Walter A. Orenstein, MD, is a professor of medicine and associate director of the Emory Vaccine Center at Emory University School of Medicine. He is also the director of the Influenza Pathogenesis and Immunology Research Center at Emory.

Protect your patients traveling to polio-infected countries

In 1988, when the global polio eradication effort began, there were an estimated 350,000 paralytic cases, about 1,000 cases per day on average. In contrast, in 2013, there were 416 reported cases, a little more than one case of paralytic disease per day.

However, success in eradication means a reduction of cases to zero. There are three countries — Pakistan, Nigeria and Afghanistan — which are considered endemic (ie, have never terminated transmission of their indigenous viral strains) and serve as reservoirs to infect other countries that have been free of polio. In fact, spread of polio outside these reservoirs complicates achievement of the eradication goal, since it requires emergency outbreak containment measures and can detract from efforts to terminate transmission in the remaining reservoirs. Additionally, 7 other countries have had wild poliovirus circulation during the last 12 months. As of July 15, 2014, polio cases had been reported from nine countries compared to five countries during the same period of 2013, and one country had environmental evidence of wild poliovirus circulation. During 2014 to date, four countries have exported poliovirus to another country: Pakistan, Cameroon, Equatorial Guinea and Syria. To reduce spread of polio, the World Health Assembly in 2012 declared the transmission of poliovirus anywhere a national public health emergency. On May 5, 2014, the WHO Director-General declared the international spread of wild poliovirus (WPV) a public health emergency of international concern (PHEIC) and made a Temporary Recommendation under the International Health Regulations (IHR), including a recommendation for polio-exporting countries to ensure all residents and long-term visitors (of over 4 weeks) receive a dose of oral polio vaccine (OPV) or inactivated poliovirus vaccine (IPV) before international travel, in order to reduce the potential for further exportations. It also encouraged that other polio-affected countries vaccinate residents and long-term visitors before international travel, even if no exportations have occurred this year to date.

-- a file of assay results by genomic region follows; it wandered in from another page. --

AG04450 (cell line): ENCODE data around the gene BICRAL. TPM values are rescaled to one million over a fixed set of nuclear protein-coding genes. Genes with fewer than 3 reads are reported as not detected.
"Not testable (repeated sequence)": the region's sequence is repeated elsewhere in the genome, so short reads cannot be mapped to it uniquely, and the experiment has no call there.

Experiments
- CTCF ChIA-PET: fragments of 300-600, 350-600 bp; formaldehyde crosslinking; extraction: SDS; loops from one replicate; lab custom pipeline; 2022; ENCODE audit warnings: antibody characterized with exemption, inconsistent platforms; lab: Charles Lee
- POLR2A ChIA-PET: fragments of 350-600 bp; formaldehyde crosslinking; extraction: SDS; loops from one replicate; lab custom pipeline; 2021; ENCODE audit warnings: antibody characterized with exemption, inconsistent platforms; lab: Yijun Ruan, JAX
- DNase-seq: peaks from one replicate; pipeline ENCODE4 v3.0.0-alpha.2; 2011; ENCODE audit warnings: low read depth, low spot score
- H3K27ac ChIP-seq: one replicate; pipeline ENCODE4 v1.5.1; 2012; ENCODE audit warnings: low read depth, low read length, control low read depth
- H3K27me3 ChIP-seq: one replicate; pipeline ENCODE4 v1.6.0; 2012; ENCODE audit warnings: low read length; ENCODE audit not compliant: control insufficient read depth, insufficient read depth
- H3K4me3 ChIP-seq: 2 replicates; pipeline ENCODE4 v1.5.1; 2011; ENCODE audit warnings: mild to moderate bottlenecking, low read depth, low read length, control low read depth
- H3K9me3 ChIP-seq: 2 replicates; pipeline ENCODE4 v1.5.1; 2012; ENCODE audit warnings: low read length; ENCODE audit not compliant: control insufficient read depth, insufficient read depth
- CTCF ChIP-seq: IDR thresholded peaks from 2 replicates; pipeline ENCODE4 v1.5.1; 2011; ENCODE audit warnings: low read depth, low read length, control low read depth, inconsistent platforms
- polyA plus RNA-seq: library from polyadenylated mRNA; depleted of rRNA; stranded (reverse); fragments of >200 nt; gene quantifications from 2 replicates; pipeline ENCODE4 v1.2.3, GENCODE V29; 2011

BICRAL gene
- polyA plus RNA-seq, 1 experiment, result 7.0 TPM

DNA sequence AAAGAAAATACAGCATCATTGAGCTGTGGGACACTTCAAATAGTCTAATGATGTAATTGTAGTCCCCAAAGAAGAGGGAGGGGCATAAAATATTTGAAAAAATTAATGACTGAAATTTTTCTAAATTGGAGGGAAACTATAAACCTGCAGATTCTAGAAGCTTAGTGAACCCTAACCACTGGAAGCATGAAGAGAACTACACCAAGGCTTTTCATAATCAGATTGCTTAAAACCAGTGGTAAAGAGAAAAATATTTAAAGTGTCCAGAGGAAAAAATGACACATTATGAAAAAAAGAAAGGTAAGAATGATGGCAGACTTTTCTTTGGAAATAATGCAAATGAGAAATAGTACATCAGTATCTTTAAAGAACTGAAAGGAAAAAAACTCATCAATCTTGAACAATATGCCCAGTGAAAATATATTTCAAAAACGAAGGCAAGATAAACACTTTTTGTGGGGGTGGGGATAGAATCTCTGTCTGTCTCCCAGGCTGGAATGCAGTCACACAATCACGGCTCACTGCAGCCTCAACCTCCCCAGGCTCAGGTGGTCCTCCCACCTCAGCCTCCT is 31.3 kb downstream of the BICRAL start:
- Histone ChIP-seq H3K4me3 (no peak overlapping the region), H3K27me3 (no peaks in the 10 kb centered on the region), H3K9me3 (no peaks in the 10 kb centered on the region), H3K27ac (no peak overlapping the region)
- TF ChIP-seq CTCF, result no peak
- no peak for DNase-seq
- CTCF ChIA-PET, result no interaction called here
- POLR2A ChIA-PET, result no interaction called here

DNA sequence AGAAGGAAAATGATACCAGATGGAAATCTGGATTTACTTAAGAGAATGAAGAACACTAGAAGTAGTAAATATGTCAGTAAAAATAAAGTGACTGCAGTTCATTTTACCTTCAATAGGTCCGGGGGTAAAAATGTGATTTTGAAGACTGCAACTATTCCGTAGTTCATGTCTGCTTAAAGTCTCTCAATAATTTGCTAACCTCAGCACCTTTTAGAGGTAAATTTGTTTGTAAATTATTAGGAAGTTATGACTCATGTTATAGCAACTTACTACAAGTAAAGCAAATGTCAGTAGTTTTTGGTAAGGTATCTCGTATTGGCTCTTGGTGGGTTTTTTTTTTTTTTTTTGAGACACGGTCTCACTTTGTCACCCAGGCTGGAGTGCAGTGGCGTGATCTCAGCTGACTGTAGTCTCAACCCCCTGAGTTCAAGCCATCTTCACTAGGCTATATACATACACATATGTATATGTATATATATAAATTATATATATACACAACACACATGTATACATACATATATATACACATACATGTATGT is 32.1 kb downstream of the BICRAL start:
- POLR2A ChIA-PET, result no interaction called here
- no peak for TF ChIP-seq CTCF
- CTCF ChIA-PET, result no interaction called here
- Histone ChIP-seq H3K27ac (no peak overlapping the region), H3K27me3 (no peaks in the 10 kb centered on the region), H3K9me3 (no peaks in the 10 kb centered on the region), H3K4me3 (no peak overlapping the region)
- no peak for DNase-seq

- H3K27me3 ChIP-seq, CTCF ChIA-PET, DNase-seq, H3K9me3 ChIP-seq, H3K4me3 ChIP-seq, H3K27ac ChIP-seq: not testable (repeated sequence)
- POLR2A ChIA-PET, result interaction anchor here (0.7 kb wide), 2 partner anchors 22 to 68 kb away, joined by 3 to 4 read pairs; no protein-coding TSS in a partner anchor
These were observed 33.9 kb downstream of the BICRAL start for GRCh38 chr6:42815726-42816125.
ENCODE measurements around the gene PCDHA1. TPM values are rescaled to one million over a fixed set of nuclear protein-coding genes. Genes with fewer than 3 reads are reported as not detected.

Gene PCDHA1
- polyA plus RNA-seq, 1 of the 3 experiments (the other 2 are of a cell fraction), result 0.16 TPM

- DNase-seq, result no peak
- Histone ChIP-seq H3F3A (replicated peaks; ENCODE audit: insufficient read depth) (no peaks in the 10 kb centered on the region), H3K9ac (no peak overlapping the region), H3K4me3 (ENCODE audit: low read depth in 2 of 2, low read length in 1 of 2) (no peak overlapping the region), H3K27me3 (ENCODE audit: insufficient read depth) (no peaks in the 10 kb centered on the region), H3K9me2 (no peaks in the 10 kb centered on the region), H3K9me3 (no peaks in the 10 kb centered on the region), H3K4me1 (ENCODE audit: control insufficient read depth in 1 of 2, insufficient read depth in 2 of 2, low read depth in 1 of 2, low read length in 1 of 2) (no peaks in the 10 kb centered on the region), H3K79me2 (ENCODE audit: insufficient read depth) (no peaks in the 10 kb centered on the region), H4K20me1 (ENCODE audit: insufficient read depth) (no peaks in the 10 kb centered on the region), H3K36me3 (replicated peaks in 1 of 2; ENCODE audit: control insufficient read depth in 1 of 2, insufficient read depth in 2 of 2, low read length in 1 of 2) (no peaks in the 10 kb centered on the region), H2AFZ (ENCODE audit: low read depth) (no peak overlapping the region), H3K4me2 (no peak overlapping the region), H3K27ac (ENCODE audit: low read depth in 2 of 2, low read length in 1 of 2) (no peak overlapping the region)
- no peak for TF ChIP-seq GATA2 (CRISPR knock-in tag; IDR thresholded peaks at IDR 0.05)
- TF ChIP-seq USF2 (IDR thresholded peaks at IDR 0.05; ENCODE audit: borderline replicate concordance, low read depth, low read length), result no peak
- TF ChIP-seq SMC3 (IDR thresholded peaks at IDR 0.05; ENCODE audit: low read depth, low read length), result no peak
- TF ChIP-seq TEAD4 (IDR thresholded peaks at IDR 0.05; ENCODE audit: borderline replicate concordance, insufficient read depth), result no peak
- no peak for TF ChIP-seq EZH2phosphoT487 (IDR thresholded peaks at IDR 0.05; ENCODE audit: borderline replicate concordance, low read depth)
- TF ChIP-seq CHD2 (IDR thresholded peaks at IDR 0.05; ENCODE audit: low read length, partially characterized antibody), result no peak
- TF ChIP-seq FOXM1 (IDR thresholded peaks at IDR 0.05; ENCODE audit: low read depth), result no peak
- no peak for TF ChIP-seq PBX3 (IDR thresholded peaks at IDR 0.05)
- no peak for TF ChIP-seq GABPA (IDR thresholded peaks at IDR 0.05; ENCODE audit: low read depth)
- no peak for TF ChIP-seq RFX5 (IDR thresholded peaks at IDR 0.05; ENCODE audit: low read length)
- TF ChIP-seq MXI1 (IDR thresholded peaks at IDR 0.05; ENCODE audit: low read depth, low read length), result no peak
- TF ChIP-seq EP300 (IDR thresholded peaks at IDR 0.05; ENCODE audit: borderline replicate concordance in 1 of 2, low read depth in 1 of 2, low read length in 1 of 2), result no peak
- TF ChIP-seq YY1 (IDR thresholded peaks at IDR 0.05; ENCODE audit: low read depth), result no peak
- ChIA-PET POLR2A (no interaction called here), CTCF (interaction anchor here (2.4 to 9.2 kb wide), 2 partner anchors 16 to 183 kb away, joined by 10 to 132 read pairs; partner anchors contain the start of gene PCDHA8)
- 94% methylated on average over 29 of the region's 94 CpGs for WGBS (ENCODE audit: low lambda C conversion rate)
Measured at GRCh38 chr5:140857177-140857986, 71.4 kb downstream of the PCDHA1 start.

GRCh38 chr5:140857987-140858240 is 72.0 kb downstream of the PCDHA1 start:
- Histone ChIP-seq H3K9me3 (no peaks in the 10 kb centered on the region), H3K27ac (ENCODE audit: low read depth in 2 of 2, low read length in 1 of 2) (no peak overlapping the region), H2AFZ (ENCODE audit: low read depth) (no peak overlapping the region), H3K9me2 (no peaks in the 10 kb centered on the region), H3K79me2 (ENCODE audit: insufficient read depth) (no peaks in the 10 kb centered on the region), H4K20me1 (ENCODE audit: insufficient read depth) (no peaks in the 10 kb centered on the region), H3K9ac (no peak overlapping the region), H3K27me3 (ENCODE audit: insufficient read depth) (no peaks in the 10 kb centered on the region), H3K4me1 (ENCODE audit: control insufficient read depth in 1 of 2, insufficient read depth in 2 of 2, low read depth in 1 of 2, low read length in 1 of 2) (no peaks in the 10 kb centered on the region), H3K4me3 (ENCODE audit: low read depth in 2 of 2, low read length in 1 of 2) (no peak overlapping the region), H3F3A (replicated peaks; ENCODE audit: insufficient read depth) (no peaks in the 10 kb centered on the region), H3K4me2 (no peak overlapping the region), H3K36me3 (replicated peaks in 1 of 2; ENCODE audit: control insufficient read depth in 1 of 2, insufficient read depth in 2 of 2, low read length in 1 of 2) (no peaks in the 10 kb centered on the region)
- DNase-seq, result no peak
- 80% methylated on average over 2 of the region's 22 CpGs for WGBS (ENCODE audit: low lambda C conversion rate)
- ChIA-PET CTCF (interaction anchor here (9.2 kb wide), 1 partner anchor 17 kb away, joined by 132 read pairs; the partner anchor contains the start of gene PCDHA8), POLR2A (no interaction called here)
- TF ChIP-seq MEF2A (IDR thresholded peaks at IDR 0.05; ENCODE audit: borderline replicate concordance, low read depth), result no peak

The most important thing that US pediatricians can do to protect their patients from acquiring polio abroad in polio-infected countries (ie, countries where wild poliovirus has circulated during the previous 12 months) and to support global polio eradication is to make sure all their patients are immunized according to the harmonized schedule. If a child is aged younger than 18 years and fully immunized, a booster dose is not necessary before the travel to these polio-infected countries. For children not yet fully immunized, recommendations for accelerating the schedule can be found here. Parents of children who will reside in a polio-infected country for more than 4 weeks should bring with them records of polio immunization on an International Certificate of Vaccination or Prophylaxis (often referred to as the WHO "yellow card") for those children since they will have to demonstrate documented proof of vaccination at the time the child leaves the polio-infected country.

To ensure that US travelers are properly prepared for any vaccination requirements they might face departing polio exporting or polio-infected countries, CDC provides the following additional guidance for children and adolescents who are up to date with IPV vaccination, including those who have completed the routine IPV series. If the child or adolescent will be in a polio-exporting or polio-infected country for more than 4 weeks and their last dose of polio vaccine was administered more than 12 months before the date they will be departing that country, an additional dose of IPV should be given. Children who receive this additional dose as a fourth dose at age 18 months to 4 years will still require an IPV booster dose when aged at least 4 years. If, before departure from the US, the time residing in the polio-exporting or polio-infected country is anticipated to be more than 12 months, available polio vaccine (IPV or OPV) may be administered while in the affected country and 4 weeks to 12 months before departing that country.

The rationale for the recommendations for residents of polio-infected countries who travel is that mucosal immunity can wane over time since vaccination and that while the vaccine recipient may be fully protected against paralysis from polio, they may still be able to transmit virus to others. Thus, the added dose is intended to boost immunity and prevent transmission from polio-infected countries to polio-free areas.